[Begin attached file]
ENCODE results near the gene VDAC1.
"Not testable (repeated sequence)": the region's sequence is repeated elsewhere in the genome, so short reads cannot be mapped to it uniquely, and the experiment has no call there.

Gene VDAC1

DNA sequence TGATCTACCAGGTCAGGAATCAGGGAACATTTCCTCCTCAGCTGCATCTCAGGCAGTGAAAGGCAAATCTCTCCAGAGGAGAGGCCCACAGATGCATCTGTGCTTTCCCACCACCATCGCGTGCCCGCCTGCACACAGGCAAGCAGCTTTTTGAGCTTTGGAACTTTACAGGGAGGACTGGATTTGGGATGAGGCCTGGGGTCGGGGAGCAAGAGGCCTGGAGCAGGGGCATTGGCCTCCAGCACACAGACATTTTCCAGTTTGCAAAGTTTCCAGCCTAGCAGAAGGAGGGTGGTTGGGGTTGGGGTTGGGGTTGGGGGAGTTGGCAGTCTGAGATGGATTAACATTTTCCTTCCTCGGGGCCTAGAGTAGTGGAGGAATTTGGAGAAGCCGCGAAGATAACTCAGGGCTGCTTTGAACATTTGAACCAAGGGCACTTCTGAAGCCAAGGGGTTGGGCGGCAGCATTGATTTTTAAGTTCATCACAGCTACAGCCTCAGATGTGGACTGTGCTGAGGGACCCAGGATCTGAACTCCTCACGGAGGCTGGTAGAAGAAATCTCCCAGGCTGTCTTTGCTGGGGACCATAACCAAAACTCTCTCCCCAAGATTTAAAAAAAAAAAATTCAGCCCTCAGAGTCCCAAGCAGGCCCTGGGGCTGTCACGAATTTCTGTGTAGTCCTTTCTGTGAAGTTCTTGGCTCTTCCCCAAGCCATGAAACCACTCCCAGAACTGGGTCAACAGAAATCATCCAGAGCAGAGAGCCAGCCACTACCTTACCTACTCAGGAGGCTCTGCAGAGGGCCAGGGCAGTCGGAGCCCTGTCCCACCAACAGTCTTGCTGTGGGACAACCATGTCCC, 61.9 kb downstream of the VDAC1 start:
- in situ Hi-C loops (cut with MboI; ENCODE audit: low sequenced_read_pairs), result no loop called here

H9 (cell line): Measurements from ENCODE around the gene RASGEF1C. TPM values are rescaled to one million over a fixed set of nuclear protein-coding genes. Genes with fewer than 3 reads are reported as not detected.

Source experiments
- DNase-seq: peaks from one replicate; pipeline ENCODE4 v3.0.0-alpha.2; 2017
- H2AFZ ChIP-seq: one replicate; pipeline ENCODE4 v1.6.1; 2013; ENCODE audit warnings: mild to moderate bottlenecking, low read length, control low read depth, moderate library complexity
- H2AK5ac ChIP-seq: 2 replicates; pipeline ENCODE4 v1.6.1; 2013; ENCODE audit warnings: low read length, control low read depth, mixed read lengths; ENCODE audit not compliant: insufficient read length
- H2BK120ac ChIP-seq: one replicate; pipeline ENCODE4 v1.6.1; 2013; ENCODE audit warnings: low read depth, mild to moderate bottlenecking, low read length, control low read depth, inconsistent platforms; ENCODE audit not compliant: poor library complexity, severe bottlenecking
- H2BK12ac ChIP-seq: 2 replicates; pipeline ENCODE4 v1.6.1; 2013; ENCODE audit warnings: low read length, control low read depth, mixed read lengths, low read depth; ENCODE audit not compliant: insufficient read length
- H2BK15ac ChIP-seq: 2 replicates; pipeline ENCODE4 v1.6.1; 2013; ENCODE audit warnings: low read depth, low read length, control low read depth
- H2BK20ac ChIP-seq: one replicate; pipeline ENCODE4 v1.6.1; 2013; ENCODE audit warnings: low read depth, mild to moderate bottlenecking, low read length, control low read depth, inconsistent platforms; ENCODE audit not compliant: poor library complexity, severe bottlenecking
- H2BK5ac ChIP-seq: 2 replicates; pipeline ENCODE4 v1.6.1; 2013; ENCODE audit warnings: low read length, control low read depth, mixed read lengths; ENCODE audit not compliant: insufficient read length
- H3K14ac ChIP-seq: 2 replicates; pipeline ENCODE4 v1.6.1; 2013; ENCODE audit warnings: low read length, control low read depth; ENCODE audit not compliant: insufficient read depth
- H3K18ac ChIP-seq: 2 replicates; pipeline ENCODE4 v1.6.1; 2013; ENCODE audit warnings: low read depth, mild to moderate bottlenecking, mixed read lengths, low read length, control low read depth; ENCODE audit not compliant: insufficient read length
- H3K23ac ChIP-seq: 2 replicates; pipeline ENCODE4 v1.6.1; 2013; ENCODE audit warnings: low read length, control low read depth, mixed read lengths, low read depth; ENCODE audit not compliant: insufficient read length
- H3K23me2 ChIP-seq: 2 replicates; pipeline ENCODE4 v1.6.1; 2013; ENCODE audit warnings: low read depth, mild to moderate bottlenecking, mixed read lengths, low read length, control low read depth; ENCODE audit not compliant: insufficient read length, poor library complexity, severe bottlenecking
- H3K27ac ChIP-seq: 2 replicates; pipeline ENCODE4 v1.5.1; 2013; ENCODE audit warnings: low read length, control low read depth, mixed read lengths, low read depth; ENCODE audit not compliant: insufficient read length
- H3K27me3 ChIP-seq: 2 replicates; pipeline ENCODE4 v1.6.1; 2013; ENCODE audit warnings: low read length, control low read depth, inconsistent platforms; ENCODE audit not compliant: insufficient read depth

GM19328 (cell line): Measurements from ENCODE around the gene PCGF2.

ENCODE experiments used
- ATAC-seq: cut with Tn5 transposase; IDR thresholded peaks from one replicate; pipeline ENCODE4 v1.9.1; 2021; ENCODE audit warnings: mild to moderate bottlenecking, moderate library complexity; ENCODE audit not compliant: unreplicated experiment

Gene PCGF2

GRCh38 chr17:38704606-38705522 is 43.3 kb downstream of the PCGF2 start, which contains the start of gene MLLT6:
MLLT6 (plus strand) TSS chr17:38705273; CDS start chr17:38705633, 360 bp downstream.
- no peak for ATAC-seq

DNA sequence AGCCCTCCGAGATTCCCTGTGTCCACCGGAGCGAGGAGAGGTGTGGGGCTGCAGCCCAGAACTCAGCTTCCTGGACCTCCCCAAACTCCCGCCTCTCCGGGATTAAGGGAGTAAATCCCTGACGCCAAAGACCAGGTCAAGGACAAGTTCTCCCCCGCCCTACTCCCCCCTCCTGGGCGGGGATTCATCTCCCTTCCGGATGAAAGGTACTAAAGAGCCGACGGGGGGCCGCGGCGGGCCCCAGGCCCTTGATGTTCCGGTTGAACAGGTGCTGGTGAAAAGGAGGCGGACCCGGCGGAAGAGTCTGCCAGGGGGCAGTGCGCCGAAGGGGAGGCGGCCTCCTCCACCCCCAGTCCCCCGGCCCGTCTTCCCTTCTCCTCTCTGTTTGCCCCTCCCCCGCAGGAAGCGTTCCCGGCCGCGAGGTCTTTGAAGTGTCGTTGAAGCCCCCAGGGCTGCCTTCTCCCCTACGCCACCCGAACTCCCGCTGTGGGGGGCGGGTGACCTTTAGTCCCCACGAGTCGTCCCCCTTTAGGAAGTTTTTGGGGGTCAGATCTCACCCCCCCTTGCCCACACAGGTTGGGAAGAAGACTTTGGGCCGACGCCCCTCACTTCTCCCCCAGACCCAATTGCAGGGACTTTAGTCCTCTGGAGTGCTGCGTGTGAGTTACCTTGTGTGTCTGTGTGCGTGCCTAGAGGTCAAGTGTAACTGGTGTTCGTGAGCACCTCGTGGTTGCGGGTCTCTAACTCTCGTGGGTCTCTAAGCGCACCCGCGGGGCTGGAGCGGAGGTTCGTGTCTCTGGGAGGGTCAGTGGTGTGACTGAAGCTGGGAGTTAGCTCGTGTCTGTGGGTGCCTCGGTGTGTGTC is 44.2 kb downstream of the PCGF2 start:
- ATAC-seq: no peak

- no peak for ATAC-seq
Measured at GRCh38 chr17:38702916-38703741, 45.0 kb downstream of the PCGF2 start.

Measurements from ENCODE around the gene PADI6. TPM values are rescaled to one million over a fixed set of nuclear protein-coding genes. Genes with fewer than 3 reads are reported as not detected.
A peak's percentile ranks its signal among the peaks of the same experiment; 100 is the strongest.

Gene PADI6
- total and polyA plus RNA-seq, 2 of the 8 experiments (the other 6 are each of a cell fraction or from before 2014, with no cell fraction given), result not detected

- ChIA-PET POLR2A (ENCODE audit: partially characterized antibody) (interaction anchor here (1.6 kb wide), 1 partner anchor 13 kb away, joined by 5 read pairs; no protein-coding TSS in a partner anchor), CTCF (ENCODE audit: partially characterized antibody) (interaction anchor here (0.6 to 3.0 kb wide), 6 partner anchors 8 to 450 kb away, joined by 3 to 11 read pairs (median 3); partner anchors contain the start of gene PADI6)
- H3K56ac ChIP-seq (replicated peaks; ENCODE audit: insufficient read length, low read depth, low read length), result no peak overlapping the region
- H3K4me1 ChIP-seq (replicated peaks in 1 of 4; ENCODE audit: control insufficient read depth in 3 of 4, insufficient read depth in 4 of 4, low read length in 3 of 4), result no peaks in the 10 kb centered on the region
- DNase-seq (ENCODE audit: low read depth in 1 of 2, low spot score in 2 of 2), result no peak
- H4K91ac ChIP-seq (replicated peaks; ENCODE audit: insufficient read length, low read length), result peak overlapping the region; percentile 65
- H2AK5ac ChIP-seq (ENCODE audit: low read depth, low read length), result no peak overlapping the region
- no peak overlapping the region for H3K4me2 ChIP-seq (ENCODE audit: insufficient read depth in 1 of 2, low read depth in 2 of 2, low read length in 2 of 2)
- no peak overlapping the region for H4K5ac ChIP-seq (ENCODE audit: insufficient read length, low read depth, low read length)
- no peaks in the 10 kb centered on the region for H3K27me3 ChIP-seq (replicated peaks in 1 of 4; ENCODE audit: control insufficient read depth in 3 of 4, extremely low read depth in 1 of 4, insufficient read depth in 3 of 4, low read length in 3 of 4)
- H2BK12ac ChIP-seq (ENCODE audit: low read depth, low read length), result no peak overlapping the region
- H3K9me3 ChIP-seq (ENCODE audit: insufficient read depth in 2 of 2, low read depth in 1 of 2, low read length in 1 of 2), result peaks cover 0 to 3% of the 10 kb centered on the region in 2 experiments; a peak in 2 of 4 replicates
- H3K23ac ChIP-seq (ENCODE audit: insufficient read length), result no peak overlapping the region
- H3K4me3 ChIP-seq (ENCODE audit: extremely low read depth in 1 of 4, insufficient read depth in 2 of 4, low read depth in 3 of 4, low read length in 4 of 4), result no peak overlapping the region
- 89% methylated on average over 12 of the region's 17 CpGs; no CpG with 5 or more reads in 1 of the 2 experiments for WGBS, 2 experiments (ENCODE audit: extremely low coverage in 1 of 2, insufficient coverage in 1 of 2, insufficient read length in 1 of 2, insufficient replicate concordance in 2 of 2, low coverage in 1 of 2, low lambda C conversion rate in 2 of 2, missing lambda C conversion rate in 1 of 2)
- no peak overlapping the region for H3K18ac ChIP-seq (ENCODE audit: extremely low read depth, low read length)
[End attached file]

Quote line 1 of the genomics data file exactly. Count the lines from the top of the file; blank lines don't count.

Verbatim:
ENCODE results near the gene VDAC1.